Brain implant could ‘reverse’ Parkinson’s symptoms, experiment reveals

To improve symptoms of Parkinson’s disease, a UK hospital is testing the safety and effectiveness of a new type of brain implant. For now, a single patient has already undergone the surgery and lives with the device. At the moment, the volunteer reports that the impact of technology on his life has been “amazing”.

The team of doctors and surgeons at Southmead Hospital, located in the English city of Bristol, has been following the effects of the tiny implant since November 2020 on patient Tony Howelles. In addition to him, another 24 patients with diagnosed Parkinson’s will be able to test the technology, as part of the ongoing clinical study.

In an experiment, scientists test a brain implant that can reverse symptoms of Parkinson’s disease (Image: Reproduction/Keybal/Envato)

Is Parkinson’s Curable?

It is worth explaining that, until now, science has not yet discovered a cure for Parkinson’s disease. Therefore, most available treatments seek to slow the progression of the disease, marked by the decline of certain brain cells.

With the evolution of the condition, the person tends to report involuntary tremors in specific parts of the body, greater slowness of movements and stiffness of muscles. In general, patients develop the first symptoms after age 50.

What does the new brain implant do?

In this scenario, the researchers investigated ways to reverse the neurodegenerative condition. This new implant is a device for deep brain stimulation (DBS) — a technology already known for the treatment of the disease — but which had its dimensions greatly reduced.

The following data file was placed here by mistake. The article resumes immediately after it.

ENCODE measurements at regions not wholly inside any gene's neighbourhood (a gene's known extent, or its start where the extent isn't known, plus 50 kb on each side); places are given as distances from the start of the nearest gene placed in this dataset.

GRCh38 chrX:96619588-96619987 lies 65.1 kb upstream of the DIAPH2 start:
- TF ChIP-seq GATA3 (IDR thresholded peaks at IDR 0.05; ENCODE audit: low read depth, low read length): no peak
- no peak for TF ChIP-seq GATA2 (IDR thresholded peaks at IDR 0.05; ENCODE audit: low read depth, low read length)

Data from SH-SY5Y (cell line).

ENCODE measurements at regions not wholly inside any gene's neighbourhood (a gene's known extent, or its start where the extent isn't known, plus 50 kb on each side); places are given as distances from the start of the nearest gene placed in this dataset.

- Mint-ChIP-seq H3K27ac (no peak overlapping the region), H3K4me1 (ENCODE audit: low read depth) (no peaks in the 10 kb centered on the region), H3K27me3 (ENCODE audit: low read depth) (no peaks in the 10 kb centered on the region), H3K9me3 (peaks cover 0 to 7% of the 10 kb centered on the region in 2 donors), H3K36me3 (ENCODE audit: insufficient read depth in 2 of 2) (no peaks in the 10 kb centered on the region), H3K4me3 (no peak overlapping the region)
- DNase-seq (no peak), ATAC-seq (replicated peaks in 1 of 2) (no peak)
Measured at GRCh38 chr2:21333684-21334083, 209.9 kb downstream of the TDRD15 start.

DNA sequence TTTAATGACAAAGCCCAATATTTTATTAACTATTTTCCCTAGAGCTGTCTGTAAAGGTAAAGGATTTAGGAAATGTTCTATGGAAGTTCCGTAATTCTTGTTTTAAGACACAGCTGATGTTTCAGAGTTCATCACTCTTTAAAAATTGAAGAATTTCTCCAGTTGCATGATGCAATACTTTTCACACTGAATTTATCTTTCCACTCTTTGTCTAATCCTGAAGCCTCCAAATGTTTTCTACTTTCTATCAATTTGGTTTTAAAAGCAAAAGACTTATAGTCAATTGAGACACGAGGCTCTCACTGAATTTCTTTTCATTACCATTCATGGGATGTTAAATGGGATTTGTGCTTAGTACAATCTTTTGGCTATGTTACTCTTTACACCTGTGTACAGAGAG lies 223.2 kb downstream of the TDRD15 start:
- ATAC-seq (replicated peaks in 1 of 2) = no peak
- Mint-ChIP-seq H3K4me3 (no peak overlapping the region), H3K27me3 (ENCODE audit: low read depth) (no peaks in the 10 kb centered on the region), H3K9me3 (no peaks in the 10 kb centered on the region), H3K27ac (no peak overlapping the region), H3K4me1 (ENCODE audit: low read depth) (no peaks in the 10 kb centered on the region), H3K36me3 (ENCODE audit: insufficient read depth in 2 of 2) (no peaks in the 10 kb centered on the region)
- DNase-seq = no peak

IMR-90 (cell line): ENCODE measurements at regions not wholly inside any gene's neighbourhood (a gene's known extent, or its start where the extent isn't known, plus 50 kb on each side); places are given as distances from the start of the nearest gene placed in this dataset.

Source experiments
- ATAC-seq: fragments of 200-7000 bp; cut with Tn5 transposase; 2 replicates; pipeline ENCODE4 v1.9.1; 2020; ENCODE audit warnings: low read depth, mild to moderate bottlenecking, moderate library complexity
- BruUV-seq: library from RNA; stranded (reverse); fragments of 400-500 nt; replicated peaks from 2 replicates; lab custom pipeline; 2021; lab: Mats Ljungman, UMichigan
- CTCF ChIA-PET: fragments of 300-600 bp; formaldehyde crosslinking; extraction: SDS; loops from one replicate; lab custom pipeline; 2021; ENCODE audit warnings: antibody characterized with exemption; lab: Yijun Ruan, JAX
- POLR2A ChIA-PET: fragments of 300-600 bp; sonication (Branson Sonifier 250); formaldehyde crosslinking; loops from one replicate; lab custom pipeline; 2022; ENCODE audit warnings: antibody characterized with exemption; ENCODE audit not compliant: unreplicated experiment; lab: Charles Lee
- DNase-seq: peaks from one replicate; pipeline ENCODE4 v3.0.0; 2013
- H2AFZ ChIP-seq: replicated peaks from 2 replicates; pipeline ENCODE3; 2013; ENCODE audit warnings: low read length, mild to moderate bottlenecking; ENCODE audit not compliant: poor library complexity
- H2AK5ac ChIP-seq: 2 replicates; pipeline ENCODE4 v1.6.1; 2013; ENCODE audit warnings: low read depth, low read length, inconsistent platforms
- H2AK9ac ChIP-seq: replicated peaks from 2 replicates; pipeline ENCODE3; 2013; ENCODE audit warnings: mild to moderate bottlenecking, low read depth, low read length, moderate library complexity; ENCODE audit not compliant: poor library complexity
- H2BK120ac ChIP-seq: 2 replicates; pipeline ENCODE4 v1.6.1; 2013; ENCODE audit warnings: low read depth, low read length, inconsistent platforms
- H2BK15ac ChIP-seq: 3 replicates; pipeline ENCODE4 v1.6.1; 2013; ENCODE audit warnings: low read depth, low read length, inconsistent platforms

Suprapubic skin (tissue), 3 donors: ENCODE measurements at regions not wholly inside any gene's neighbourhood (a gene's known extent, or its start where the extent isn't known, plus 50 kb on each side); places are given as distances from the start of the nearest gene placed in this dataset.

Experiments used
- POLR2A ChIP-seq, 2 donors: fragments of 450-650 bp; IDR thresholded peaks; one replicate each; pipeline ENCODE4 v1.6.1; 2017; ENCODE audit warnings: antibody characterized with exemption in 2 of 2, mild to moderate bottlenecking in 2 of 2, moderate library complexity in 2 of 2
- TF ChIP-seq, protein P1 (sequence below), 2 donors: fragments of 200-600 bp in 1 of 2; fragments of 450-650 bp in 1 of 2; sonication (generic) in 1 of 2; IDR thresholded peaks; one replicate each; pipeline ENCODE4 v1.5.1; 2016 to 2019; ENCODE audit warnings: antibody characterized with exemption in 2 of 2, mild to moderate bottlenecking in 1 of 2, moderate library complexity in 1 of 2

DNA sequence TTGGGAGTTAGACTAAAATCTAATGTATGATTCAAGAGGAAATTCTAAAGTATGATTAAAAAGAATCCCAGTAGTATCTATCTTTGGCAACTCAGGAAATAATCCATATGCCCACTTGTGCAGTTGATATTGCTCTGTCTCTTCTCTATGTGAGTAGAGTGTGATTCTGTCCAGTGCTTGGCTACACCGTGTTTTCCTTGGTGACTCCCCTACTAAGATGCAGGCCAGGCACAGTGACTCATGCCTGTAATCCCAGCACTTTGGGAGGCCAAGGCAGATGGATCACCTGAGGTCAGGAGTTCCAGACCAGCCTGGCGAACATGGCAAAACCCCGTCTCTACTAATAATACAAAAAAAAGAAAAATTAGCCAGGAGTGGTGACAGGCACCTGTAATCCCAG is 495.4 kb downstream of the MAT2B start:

Previously, other studies have evaluated the impact of ECP in the treatment of dementia. Generally, this type of stimulation is used to improve tremor and other movement symptoms that cannot be controlled by medication. However, traditional implants can be applied to less than 5% of people with Parkinson’s, because of the complexity of the surgery and the high costs.

In common, both technologies improve symptoms by delivering electrical impulses directly to specific areas within the brain. With this, it is possible to replace abnormal patterns of functioning of brain cells that arise with Parkinson’s. The exception is that the Picostim system, developed by the company Bioinduction, has a miniaturized pacemaker battery. It is one-third the size of conventional devices.

Because of its diminutive size, the battery — which delivers electrical impulses through wires that extend into the brain — can be implanted directly into the skull. “Being able to place the battery in the skull makes it cosmetically invisible and eliminates the need for extension cords coming out of the chest, as well as the tunneling of these cords under the skin of the neck,” explains the statement on the ongoing study.

Another advantage of the device is the time of surgery in which the patient is submitted. It’s just three hours, while the traditional method takes at least six hours.

Reversal of Parkinson’s in patient Tony

So far, no scientific studies on tests of the brain implant against Parkinson’s have been published, but the medical team responsible says that the device has been shown to be effective. Even patient Tony describes that “the impact [do procedimento] it was amazing”.

In addition, the volunteer explains that the dystonia, marked by involuntary and repetitive muscle contractions, has passed. He also reports that he can now walk for about three kilometers without having to rest. Before the surgery, he was unable to walk another 180 meters. “I went back to playing golf, not as well as before, but that is probably due to old age; but at least I did play again”, completes the patient, in a witty tone.

To demonstrate the effects of the brain implant, the team of researchers recorded a comparison of Tony performing activities with or without the brain implant. The improvement of Parkinson’s symptoms is visible after using the device. Check the log below:

Source: North Bristol NHS Trust

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